I'm back in the big city, at the downtown Toronto office, today. So far, I have spent more days in August in Toronto than I have in our small hometown—for work and weddings and more—and I've begun to wonder why I have been so easy to embrace our move to a smaller town when I am so enthralled by the magic of big urban centers.
The answer is easy: I love the place where we live because I live here with those I love. I miss the buzz of the city, and my many friends there, but I am comforted by the quiet of our new hometown, and by the fact that I come home every day to my wife and my cat. Life is good; this life, wherever it is, feels like home.
Random, unrelated miscellany, gathered in short list form:
"Practicing waiting is a lifelong practice since, as it turns out, impatience has a particular gravitational pull. But after all that waiting, finding or opening or having that once-future thing feels very much present. And that is worth waiting for."
BoJack Horseman is one of my favorite television shows in recent years. The way it deals with depression, anxiety, sense of loss, sense of purpose, and aging is impressive—especially considering it is an animated show starring an anthropomorphic horse. This NYTimes profile on its creation and creators is a great read once you've finished the third season.
If you think anthropomorphic animals are adorable, you'll be interested in this look at what makes things "cute", and the pervasiveness of "cuteness" in Japan. Apparently, a whole new academic field of cute studies has begun.
How to get rid of books: "You’ll always have more books than space for them. You’ll never achieve bookshelf equilibrium."
Why has Korean food become so popular recently, like Peruvian food just before it, and so many other international food trends over the years? Turns out gastronomic diplomacy is quite an extensive industry, and shapes what we eat every day.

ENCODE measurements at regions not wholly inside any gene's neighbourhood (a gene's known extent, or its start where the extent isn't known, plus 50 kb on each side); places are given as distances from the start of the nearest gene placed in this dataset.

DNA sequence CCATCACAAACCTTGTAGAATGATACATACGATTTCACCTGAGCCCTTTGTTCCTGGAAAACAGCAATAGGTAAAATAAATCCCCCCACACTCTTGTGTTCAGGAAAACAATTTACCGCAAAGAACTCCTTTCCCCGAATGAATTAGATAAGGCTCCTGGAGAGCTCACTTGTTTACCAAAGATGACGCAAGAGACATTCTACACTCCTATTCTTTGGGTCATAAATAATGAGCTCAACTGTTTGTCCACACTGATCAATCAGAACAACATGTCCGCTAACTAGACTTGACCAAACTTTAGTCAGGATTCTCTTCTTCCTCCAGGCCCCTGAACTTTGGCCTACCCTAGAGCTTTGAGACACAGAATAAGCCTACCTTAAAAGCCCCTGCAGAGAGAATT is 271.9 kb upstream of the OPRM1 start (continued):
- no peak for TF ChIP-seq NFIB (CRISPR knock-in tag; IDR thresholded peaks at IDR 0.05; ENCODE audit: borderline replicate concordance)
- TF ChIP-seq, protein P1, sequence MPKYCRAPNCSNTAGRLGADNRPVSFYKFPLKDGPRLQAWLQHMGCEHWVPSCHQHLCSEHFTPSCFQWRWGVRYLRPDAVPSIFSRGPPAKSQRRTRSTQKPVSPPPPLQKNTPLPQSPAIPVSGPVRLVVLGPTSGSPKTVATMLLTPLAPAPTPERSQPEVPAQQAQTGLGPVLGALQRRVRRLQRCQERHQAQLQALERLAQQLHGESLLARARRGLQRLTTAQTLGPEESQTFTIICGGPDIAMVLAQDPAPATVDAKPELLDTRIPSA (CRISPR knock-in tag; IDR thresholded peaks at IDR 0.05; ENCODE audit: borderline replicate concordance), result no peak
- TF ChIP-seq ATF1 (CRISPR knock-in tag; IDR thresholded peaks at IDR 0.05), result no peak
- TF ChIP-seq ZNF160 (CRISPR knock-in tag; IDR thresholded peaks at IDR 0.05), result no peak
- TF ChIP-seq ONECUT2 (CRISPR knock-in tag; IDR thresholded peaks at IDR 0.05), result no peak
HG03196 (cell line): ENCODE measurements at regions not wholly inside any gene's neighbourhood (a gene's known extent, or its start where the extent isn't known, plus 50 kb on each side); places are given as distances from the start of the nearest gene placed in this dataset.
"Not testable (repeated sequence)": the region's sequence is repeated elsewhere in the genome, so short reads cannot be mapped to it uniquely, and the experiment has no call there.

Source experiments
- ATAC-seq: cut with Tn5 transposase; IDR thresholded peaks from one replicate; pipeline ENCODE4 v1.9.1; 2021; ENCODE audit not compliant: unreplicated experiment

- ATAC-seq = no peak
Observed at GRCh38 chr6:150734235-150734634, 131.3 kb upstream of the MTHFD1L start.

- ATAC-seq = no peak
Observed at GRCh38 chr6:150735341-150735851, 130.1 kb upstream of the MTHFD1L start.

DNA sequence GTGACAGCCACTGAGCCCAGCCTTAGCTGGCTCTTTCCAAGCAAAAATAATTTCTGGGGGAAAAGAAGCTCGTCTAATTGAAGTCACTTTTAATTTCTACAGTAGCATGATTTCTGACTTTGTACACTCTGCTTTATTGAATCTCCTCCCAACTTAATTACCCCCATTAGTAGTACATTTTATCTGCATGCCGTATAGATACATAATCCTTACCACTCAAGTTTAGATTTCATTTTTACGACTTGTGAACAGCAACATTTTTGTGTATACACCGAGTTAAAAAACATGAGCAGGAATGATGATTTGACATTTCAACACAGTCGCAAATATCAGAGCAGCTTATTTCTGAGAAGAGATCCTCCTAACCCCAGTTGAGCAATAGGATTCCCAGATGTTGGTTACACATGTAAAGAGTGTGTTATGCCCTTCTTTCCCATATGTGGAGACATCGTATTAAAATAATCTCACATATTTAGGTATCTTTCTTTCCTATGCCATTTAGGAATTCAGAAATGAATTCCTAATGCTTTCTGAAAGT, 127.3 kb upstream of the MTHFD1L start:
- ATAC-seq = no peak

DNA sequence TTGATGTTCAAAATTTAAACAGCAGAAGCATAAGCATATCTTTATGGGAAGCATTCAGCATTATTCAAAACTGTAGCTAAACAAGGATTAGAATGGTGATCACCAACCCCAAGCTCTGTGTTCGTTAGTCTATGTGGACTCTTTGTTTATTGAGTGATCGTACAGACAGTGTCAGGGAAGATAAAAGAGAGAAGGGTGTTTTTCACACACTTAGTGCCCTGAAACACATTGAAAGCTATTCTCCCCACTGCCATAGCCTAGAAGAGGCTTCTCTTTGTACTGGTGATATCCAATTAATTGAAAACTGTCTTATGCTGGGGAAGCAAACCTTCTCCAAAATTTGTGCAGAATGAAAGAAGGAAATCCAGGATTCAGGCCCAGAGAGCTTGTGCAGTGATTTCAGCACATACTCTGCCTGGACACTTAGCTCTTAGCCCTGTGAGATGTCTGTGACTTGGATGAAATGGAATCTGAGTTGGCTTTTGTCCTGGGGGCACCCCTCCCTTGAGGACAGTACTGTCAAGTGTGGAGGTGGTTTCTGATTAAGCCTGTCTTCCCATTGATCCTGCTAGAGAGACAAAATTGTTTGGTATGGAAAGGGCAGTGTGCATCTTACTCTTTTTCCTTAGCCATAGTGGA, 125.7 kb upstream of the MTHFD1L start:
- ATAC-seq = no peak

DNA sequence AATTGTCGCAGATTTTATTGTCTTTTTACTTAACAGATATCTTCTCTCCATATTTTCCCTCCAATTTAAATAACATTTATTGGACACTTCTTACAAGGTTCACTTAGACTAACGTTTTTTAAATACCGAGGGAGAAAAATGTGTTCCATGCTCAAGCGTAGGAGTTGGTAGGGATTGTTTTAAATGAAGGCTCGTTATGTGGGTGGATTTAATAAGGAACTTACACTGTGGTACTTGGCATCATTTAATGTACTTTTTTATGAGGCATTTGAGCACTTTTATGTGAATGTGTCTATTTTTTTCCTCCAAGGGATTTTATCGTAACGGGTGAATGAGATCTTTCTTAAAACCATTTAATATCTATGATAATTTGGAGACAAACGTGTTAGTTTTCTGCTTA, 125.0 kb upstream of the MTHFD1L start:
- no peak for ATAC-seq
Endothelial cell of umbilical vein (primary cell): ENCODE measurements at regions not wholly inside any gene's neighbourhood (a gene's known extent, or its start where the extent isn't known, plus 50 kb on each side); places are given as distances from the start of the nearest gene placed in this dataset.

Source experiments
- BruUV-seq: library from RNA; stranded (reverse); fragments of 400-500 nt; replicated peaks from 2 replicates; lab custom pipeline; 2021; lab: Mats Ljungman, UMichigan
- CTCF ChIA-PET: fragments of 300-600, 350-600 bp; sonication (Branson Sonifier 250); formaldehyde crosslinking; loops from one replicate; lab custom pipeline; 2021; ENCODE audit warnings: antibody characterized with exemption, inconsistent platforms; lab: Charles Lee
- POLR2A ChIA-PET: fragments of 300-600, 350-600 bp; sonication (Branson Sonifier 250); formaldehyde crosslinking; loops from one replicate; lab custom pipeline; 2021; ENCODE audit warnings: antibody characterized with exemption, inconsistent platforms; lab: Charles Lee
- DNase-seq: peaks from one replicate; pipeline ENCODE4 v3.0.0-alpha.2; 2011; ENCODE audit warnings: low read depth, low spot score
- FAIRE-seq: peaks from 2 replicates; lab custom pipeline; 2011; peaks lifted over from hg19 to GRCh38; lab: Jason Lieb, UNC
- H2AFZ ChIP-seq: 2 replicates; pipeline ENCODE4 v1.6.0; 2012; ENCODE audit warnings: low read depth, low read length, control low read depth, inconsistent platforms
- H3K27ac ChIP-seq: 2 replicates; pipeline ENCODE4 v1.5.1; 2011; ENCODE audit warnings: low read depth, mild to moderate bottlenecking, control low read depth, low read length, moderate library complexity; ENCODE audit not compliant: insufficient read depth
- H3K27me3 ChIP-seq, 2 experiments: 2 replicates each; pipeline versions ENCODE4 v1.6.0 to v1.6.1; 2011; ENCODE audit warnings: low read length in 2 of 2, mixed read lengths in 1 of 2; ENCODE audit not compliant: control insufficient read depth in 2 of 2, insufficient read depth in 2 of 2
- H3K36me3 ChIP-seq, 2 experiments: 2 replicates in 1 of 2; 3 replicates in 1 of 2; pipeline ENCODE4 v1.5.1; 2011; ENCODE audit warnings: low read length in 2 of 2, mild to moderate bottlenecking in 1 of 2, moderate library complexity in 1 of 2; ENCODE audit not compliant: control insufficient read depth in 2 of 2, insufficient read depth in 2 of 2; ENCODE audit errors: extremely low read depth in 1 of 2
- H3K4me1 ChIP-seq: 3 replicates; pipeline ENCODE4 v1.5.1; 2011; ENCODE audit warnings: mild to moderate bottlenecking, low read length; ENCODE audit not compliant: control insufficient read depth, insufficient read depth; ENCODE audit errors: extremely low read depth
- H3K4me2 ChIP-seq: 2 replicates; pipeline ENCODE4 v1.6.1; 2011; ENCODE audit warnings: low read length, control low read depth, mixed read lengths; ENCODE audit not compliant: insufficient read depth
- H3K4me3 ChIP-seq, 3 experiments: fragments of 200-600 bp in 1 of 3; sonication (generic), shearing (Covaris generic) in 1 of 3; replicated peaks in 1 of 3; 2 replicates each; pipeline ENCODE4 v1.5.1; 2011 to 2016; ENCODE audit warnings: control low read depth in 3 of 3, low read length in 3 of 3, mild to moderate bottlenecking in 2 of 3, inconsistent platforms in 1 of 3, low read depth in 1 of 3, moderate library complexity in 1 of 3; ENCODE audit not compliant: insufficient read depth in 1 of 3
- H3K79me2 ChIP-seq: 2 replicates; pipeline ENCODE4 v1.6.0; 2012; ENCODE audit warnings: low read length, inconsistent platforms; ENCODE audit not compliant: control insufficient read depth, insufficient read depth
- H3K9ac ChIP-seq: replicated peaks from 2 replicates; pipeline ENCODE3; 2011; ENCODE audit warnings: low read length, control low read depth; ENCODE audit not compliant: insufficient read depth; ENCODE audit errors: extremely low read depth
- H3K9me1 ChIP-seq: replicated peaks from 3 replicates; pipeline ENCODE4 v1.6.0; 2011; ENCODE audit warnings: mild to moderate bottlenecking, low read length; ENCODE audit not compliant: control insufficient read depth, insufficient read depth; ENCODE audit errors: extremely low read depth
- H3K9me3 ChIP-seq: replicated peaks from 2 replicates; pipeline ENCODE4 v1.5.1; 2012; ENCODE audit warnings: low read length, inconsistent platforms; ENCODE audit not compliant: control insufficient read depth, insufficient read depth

Internationally-renown chef David Chang has a unified theory of deliciousness, which came from years of studying and examining what works and what doesn't in his kitchen and others.
The best kind of writing on the internet is happening in places we often ignore: "These little platform-incongruent Easter eggs give us blips of pleasure; they are like the marginalia of the internet, except they’re more than just notes — they’re little standalone works of art." I love the idea of the "marginalia of the internet."
My out-of-office reply always gets nice comments, and occasionally responses, because I always make each one conversational, personal, and fun. What happens when your out-of-office reply becomes news?
My Uber, My Friend: "Ride-sharing drivers have become the unofficial new bartenders, or arm-chair therapists."
Do you know much about Will Smith's early music? Turns out his lyrics weren't as sweet and uncontroversial as we may think: Will Smith started as a gangsta rapper.
A defense of something I've believed for a very long time: Janet Jackson made better music than her brother Michael. (Now, time to go listen to Rhythm Nation 1814.)
"Everyone wants to believe that they are a good person. Americans want to believe it more, perhaps, than the rest of us, because their nation has done and continues to do some very bad things both in the world and to its own people in the name of a dream that is still a nightmare for millions."
There's no shortage of good election writing these days. Here are a few pieces that stood out over the past couple of weeks:
- How Hillary Clinton came back from the brink
- The new political divide
- Last Trump for the suit? (Fashion and politics together. Excellent.)
Did you know that the World Bank has a bookstore in DC? And that it is an absolutely wonderful space? I wrote a little bit about my experiences with the InfoShop earlier this week, and why I'm sad that it might be closing.
Almost every Friday diversion post over the past few months has linked to a blog post by James Shelley; this one is no different. His most recent musings on careerism and being micro-ambitious in the present are poignant and resonant: "Is the whole point of running this race simply so that one day I will not need to race anymore? Do I work solely for the cause of not working in the future? How does this make sense? Never mind. Around I must go again."
Photographer Oliver Curtis visits famous landmarks and takes photos faced the wrong direction, capturing essentially what these landmarks see all day: